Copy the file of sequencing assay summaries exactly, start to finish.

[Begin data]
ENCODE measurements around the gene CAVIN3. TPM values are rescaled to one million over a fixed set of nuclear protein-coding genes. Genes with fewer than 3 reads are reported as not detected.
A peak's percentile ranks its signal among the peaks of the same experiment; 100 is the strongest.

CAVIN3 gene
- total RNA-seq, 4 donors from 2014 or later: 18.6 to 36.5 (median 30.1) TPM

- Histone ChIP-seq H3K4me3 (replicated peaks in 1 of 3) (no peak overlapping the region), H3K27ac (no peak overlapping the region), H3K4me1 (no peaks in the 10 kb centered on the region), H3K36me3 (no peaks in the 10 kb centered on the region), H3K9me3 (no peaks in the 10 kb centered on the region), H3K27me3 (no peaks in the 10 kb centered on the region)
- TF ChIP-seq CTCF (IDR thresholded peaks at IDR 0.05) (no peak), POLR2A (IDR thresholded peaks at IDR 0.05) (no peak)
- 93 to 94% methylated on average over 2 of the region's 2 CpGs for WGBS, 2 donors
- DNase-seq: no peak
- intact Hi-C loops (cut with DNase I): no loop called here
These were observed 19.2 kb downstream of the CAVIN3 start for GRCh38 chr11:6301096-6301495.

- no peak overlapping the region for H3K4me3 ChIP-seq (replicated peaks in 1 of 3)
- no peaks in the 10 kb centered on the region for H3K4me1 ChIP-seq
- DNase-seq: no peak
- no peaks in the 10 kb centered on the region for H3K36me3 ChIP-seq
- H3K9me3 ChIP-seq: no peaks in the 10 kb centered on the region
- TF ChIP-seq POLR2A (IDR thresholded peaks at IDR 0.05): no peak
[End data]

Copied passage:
ENCODE measurements around the gene CAVIN3. TPM values are rescaled to one million over a fixed set of nuclear protein-coding genes. Genes with fewer than 3 reads are reported as not detected.
A peak's percentile ranks its signal among the peaks of the same experiment; 100 is the strongest.

CAVIN3 gene
- total RNA-seq, 4 donors from 2014 or later: 18.6 to 36.5 (median 30.1) TPM

- Histone ChIP-seq H3K4me3 (replicated peaks in 1 of 3) (no peak overlapping the region), H3K27ac (no peak overlapping the region), H3K4me1 (no peaks in the 10 kb centered on the region), H3K36me3 (no peaks in the 10 kb centered on the region), H3K9me3 (no peaks in the 10 kb centered on the region), H3K27me3 (no peaks in the 10 kb centered on the region)
- TF ChIP-seq CTCF (IDR thresholded peaks at IDR 0.05) (no peak), POLR2A (IDR thresholded peaks at IDR 0.05) (no peak)
- 93 to 94% methylated on average over 2 of the region's 2 CpGs for WGBS, 2 donors
- DNase-seq: no peak
- intact Hi-C loops (cut with DNase I): no loop called here
These were observed 19.2 kb downstream of the CAVIN3 start for GRCh38 chr11:6301096-6301495.

- no peak overlapping the region for H3K4me3 ChIP-seq (replicated peaks in 1 of 3)
- no peaks in the 10 kb centered on the region for H3K4me1 ChIP-seq
- DNase-seq: no peak
- no peaks in the 10 kb centered on the region for H3K36me3 ChIP-seq
- H3K9me3 ChIP-seq: no peaks in the 10 kb centered on the region
- TF ChIP-seq POLR2A (IDR thresholded peaks at IDR 0.05): no peak